BWW Reviews: DISGRACED at Circuit Playhouse

DISGRACED opened this weekend at Circuit Playhouse, under the direction of Irene Crist. It only runs for two more weekends, including Sunday matinees, and it's well worth a look. Ayad Akhtar's play premiered in Chicago in 2012 and won numerous awards, including the Pulitzer Prize (2013), followed by a Tony Award nomination for Best Play (2015) for a New York production.

BWW Reviews: DISGRACED at Circuit Playhouse
Photo: FindMemphis (McDonald/Simmers)

DISGRACED brings together two couples for a dinner party in a swank Manhattan apartment. And while these couples are married, at least in form, they're of different backgrounds. Amir (Gregory Szatkowski) is from Pakistan, his wife Emily (Natalie Jones) is straight white; Isaac (Gabe Buetel-Gunn) is Jewish, his wife Jordy (Jessica Johnson) is African-American. Two of these folks are corporate lawyer types; the other two are into the arts. Everyone looks good and is doing well, at least on the surface.

While we guess these differences may have attracted this group to each other in the first place, heritage and history quickly begin to smolder. The main story line focuses on Amir, the guy most in conflict with himself and the others. And for good reason, he seems to have gone the furthest in throwing over his past, his identity. Born a Muslim in a faraway land, he now declares: "I'm an apostate," as he throws back a glass of scotch. Now he works in a Jewish law firm, trying to make partner. His nephew Abe (Shaleen Cholera), brings this into stark relief as he argues with his uncle about faith and the life he leads. In some ways, it's the age-old struggle for assimilation, as American as apple pie.

So as the nice dinner party gets going, hidden prejudices begin to simmer like strange aromas from the kitchen. Philosophical viewpoints deteriorate into personal grudges as identity takes over. Ideas turn into arguments; arguments become fights (with more scotch and wine generously applied). Finally, the knives come out and the end reveals . . . well, I won't spoil it. But safe to say that DISGRACED deals with very tough, contemporary social and political issues. No tidy answers here.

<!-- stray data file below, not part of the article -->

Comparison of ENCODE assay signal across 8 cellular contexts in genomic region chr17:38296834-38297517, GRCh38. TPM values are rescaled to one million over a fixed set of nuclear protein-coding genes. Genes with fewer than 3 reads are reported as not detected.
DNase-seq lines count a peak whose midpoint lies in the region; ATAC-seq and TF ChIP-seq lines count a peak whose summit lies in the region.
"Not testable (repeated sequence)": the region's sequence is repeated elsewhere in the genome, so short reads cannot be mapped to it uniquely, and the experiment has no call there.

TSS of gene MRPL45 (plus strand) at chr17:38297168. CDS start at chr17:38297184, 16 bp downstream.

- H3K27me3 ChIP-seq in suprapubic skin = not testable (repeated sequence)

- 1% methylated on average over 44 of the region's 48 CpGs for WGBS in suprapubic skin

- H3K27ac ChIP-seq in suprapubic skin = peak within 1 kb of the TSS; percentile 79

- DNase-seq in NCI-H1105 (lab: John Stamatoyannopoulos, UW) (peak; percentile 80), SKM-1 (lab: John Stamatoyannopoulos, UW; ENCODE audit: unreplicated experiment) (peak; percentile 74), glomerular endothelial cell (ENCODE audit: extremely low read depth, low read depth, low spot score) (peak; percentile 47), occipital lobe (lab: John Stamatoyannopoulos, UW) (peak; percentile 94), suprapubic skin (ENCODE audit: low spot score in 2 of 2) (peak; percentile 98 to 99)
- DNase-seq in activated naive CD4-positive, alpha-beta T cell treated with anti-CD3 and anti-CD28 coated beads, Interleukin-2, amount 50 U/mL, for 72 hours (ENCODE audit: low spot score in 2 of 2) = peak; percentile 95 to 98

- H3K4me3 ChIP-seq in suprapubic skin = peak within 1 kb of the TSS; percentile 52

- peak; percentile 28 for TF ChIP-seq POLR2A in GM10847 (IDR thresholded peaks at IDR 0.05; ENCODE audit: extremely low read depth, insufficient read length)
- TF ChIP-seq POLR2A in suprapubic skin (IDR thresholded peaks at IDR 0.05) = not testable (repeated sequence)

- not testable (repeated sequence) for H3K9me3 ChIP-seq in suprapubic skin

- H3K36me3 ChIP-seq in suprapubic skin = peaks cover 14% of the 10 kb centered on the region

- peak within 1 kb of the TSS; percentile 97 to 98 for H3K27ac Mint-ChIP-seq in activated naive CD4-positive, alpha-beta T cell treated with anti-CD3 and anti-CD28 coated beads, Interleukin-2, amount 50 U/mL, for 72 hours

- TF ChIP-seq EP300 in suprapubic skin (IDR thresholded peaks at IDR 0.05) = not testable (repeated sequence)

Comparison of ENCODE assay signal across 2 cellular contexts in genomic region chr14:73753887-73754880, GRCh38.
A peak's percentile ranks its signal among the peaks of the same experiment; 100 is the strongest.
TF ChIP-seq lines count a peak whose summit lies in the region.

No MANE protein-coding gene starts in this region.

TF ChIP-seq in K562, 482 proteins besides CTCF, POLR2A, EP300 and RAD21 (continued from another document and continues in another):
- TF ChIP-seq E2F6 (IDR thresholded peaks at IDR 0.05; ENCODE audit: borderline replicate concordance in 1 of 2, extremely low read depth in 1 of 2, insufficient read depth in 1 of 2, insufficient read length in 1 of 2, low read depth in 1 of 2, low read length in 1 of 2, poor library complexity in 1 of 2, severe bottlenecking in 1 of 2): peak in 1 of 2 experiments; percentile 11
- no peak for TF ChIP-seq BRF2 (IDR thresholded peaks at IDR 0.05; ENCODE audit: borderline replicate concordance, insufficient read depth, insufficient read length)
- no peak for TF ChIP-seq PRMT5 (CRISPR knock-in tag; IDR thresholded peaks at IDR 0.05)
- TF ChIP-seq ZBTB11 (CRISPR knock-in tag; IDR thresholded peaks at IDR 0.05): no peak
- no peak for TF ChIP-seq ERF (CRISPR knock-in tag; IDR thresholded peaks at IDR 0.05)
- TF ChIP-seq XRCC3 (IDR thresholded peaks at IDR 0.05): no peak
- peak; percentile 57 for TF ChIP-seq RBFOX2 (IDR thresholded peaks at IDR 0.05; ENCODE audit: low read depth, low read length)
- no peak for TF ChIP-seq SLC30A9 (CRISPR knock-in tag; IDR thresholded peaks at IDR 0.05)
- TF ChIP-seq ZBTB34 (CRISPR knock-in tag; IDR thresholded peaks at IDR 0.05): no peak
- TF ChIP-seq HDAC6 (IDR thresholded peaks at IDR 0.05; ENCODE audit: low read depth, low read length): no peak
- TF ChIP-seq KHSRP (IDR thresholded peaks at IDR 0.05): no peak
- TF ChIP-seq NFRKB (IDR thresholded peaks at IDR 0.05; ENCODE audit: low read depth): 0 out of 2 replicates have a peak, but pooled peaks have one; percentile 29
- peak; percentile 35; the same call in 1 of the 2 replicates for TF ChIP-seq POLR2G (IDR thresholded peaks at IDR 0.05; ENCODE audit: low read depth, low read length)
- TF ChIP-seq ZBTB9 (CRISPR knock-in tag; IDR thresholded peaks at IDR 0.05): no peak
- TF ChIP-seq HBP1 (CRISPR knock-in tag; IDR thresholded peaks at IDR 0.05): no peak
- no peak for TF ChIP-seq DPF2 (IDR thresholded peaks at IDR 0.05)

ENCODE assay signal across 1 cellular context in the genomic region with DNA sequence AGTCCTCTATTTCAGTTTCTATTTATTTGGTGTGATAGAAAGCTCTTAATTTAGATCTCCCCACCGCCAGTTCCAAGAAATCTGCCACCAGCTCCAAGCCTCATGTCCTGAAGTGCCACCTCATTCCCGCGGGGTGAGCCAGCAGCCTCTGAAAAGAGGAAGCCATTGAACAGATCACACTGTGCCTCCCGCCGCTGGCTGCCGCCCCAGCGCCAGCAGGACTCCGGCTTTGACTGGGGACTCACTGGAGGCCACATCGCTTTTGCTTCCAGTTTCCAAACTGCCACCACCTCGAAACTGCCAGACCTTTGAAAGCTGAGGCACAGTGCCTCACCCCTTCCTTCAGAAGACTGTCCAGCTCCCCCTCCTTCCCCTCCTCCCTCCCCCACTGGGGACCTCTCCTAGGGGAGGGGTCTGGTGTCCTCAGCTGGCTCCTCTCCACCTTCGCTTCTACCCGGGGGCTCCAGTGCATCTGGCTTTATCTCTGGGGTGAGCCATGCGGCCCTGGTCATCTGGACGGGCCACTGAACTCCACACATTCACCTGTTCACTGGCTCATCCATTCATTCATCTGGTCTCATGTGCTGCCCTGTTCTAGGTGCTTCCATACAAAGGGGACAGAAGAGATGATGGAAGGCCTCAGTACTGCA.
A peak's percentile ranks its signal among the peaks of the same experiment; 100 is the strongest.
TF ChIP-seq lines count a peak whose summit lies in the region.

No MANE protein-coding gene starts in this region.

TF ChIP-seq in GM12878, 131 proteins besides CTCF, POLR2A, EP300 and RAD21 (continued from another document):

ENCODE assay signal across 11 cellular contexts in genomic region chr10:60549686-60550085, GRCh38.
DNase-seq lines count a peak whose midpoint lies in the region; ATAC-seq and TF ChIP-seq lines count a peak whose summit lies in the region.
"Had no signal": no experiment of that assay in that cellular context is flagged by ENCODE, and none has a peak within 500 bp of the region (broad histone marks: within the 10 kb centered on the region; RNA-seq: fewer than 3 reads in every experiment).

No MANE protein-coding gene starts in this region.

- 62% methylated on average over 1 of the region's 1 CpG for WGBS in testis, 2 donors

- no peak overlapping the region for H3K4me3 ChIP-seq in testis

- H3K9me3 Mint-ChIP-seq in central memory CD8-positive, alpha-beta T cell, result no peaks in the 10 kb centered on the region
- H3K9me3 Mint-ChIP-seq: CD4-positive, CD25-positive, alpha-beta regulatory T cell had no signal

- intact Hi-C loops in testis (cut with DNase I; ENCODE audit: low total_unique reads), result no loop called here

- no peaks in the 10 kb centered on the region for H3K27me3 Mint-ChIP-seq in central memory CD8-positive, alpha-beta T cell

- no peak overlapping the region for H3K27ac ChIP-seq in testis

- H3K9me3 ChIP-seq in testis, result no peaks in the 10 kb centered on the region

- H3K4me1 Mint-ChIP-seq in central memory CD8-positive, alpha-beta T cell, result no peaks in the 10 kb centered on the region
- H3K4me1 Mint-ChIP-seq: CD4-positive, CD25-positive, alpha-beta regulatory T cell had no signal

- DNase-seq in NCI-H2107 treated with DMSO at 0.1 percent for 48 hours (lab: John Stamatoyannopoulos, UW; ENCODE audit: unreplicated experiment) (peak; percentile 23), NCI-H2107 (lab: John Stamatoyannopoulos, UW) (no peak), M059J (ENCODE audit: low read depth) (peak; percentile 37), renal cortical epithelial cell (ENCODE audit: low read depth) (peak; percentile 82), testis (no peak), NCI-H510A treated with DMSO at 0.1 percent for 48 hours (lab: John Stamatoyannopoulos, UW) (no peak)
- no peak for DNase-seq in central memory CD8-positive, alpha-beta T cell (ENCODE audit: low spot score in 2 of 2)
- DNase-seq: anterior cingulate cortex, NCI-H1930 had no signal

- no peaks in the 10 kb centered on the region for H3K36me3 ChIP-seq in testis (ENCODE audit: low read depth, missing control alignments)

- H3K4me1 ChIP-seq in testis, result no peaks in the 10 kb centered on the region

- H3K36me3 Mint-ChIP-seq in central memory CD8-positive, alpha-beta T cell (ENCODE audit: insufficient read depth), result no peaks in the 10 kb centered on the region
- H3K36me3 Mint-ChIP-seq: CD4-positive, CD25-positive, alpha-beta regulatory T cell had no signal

BWW Reviews: DISGRACED at Circuit Playhouse
Photo: FindMemphis (McDonald/Simmers)

The entire story unfolds in a New York apartment, so DISGRACED is long on talk, short on action. But the script shows a sharp intelligence that keeps it moving along. It's urgent and aggressive, with few pauses and no white space. (Circuit staged this as a One-Act, running 75 minutes with no break.) Though some of the playwright's lines veered toward the predictable and polemical, the energetic performances and occasional laugh kept the show clear of that dreary edge.

This play will lead to interesting after-theater discussions for most audiences, even if these characters aren't terribly likeable or appealing. The married couples hardly seem loving or warmly connected. I didn't feel much sympathy for them in their struggles, though the young nephew was more engaging on this score. But all this is no problem. DISGRACED seeks to grab your attention, not your heart. And it does this quite well in a taut, stimulating production. Brings your friends to the show and have a good talk afterwards.

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